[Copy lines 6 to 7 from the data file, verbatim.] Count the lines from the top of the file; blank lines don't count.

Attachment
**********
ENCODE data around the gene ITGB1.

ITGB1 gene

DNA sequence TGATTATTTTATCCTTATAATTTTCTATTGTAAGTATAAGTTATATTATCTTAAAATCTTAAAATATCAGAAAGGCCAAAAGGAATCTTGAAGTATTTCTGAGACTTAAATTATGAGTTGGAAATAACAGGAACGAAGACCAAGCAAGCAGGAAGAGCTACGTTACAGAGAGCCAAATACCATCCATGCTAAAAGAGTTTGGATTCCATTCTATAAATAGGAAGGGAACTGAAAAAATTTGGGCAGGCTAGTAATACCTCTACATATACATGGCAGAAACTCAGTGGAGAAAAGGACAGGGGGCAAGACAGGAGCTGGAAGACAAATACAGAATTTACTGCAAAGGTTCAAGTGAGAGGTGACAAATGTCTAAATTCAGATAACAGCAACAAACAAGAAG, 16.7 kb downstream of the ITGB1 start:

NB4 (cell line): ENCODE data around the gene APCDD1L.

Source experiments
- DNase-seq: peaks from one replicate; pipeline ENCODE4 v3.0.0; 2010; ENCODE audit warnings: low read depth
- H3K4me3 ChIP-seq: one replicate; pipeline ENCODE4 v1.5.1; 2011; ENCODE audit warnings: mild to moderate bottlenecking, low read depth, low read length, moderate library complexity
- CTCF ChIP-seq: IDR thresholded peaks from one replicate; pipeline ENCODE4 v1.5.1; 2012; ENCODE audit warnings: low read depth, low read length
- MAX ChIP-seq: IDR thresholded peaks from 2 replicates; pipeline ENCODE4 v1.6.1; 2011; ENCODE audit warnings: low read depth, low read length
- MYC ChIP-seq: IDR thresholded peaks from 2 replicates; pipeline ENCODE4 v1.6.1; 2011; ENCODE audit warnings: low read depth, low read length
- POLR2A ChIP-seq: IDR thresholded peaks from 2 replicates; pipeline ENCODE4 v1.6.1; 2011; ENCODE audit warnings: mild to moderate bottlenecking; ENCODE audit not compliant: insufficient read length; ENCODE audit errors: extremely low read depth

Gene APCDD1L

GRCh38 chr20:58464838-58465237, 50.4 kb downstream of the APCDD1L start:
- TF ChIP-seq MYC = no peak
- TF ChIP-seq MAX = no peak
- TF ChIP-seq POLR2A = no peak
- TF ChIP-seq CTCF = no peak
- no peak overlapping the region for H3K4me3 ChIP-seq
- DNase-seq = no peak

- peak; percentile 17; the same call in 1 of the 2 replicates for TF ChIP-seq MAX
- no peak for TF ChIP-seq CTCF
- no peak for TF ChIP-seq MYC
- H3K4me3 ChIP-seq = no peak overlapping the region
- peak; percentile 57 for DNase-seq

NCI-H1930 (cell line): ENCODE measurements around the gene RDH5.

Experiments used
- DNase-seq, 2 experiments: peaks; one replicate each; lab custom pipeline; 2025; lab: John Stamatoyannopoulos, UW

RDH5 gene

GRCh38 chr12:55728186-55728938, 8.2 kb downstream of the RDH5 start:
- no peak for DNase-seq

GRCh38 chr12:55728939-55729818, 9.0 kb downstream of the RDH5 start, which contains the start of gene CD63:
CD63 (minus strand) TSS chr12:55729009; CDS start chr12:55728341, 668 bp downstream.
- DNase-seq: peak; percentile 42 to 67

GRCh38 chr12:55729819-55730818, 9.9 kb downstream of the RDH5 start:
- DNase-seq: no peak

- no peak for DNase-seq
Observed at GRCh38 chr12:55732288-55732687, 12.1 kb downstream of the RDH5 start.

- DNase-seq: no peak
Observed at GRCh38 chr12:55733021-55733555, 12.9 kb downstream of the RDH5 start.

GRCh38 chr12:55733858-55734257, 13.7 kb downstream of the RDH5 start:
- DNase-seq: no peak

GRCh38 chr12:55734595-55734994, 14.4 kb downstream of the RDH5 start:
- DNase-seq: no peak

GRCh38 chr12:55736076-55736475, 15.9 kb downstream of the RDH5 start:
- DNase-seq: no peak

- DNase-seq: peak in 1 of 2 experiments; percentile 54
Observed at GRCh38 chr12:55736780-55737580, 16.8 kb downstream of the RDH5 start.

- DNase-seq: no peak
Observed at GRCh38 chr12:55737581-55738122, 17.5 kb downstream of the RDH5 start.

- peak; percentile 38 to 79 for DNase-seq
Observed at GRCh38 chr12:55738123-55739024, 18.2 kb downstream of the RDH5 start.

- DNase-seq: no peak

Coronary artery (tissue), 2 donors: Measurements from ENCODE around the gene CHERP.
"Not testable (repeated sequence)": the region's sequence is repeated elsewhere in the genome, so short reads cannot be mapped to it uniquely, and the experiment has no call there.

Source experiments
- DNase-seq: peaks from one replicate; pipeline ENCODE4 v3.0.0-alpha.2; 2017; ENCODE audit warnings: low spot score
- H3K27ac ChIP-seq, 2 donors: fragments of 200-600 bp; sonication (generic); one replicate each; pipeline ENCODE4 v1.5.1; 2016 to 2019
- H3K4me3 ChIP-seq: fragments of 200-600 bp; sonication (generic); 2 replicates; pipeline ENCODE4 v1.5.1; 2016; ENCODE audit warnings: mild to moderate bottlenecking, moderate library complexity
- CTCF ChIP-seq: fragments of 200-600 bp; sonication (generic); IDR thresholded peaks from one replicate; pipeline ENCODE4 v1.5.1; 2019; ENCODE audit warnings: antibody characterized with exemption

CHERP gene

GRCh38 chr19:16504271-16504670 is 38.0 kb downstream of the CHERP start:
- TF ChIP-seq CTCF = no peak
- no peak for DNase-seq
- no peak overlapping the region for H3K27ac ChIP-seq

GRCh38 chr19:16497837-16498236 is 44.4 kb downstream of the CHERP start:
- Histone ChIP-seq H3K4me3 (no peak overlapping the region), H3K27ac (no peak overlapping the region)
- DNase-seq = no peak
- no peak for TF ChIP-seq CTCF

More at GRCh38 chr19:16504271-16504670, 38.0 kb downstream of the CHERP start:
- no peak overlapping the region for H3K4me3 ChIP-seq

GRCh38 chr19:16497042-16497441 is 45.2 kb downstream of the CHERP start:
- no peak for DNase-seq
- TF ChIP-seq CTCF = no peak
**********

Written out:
- DNase-seq: peaks from one replicate; pipeline ENCODE4 v3.0.0; 2010; ENCODE audit warnings: low read depth
- H3K4me3 ChIP-seq: one replicate; pipeline ENCODE4 v1.5.1; 2011; ENCODE audit warnings: mild to moderate bottlenecking, low read depth, low read length, moderate library complexity